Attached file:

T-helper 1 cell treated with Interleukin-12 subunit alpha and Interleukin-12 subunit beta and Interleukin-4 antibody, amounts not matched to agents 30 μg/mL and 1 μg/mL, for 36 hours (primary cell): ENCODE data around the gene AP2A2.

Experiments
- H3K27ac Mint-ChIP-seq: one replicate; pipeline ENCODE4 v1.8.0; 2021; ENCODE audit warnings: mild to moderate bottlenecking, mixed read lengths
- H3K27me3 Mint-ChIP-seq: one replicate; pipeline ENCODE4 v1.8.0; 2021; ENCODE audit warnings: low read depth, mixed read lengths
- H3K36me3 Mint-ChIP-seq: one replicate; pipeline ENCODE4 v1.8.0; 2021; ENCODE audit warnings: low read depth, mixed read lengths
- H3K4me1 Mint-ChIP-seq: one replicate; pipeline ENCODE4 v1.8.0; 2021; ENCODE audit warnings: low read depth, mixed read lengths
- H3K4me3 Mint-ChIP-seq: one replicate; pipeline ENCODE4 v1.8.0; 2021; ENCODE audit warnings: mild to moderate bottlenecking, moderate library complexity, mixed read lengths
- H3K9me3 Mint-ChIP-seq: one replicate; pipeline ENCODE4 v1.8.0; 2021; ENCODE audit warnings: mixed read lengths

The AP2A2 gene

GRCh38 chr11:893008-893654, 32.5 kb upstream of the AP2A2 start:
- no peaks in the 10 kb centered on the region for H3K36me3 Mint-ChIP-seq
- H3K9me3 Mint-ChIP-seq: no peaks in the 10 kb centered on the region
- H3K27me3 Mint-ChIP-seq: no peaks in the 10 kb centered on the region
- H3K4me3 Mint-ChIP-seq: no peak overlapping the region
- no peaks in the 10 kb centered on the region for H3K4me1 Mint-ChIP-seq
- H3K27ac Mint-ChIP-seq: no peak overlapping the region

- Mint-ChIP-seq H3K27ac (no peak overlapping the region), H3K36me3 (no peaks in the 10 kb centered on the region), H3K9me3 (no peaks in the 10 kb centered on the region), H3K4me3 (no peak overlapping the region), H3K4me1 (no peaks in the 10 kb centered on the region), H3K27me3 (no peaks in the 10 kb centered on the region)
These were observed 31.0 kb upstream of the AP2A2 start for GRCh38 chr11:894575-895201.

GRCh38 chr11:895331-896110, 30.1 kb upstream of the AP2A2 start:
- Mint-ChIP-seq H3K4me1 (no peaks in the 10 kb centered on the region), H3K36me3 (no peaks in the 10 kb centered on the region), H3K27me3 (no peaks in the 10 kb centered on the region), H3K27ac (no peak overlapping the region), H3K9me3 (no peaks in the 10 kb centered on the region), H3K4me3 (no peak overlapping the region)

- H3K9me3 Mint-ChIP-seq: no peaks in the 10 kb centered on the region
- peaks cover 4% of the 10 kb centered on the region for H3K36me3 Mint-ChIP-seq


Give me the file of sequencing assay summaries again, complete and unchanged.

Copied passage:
T-helper 1 cell treated with Interleukin-12 subunit alpha and Interleukin-12 subunit beta and Interleukin-4 antibody, amounts not matched to agents 30 μg/mL and 1 μg/mL, for 36 hours (primary cell): ENCODE data around the gene AP2A2.

Experiments
- H3K27ac Mint-ChIP-seq: one replicate; pipeline ENCODE4 v1.8.0; 2021; ENCODE audit warnings: mild to moderate bottlenecking, mixed read lengths
- H3K27me3 Mint-ChIP-seq: one replicate; pipeline ENCODE4 v1.8.0; 2021; ENCODE audit warnings: low read depth, mixed read lengths
- H3K36me3 Mint-ChIP-seq: one replicate; pipeline ENCODE4 v1.8.0; 2021; ENCODE audit warnings: low read depth, mixed read lengths
- H3K4me1 Mint-ChIP-seq: one replicate; pipeline ENCODE4 v1.8.0; 2021; ENCODE audit warnings: low read depth, mixed read lengths
- H3K4me3 Mint-ChIP-seq: one replicate; pipeline ENCODE4 v1.8.0; 2021; ENCODE audit warnings: mild to moderate bottlenecking, moderate library complexity, mixed read lengths
- H3K9me3 Mint-ChIP-seq: one replicate; pipeline ENCODE4 v1.8.0; 2021; ENCODE audit warnings: mixed read lengths

The AP2A2 gene

GRCh38 chr11:893008-893654, 32.5 kb upstream of the AP2A2 start:
- no peaks in the 10 kb centered on the region for H3K36me3 Mint-ChIP-seq
- H3K9me3 Mint-ChIP-seq: no peaks in the 10 kb centered on the region
- H3K27me3 Mint-ChIP-seq: no peaks in the 10 kb centered on the region
- H3K4me3 Mint-ChIP-seq: no peak overlapping the region
- no peaks in the 10 kb centered on the region for H3K4me1 Mint-ChIP-seq
- H3K27ac Mint-ChIP-seq: no peak overlapping the region

- Mint-ChIP-seq H3K27ac (no peak overlapping the region), H3K36me3 (no peaks in the 10 kb centered on the region), H3K9me3 (no peaks in the 10 kb centered on the region), H3K4me3 (no peak overlapping the region), H3K4me1 (no peaks in the 10 kb centered on the region), H3K27me3 (no peaks in the 10 kb centered on the region)
These were observed 31.0 kb upstream of the AP2A2 start for GRCh38 chr11:894575-895201.

GRCh38 chr11:895331-896110, 30.1 kb upstream of the AP2A2 start:
- Mint-ChIP-seq H3K4me1 (no peaks in the 10 kb centered on the region), H3K36me3 (no peaks in the 10 kb centered on the region), H3K27me3 (no peaks in the 10 kb centered on the region), H3K27ac (no peak overlapping the region), H3K9me3 (no peaks in the 10 kb centered on the region), H3K4me3 (no peak overlapping the region)

- H3K9me3 Mint-ChIP-seq: no peaks in the 10 kb centered on the region
- peaks cover 4% of the 10 kb centered on the region for H3K36me3 Mint-ChIP-seq